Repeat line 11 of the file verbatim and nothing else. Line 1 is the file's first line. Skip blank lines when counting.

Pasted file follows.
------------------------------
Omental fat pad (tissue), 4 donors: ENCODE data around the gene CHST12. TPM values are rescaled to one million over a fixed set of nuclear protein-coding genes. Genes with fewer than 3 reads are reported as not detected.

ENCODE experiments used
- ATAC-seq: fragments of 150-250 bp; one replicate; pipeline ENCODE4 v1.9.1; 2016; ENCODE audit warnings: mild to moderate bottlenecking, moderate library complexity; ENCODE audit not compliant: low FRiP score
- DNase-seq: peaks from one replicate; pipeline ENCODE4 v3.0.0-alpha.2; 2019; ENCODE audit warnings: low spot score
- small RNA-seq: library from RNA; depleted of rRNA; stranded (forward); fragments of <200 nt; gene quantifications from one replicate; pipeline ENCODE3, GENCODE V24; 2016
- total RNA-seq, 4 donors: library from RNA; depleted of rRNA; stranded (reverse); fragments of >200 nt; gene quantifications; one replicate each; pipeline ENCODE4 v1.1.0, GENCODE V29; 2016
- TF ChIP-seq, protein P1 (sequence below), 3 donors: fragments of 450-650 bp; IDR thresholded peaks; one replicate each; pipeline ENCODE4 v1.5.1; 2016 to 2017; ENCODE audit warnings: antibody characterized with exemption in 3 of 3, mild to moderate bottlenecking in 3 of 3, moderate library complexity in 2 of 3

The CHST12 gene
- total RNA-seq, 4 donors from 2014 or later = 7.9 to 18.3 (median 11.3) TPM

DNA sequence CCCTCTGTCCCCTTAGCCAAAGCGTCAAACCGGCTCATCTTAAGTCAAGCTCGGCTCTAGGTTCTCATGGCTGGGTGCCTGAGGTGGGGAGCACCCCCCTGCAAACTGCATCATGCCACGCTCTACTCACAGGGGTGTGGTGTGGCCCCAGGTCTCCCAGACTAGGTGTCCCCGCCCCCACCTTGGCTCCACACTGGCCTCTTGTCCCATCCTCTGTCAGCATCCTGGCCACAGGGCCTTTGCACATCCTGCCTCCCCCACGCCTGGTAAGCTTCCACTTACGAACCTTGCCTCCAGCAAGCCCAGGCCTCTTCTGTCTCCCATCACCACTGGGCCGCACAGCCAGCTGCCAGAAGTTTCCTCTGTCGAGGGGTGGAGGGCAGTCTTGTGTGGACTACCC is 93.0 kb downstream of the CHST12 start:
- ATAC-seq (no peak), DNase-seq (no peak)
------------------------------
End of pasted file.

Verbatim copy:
- ATAC-seq (no peak), DNase-seq (no peak)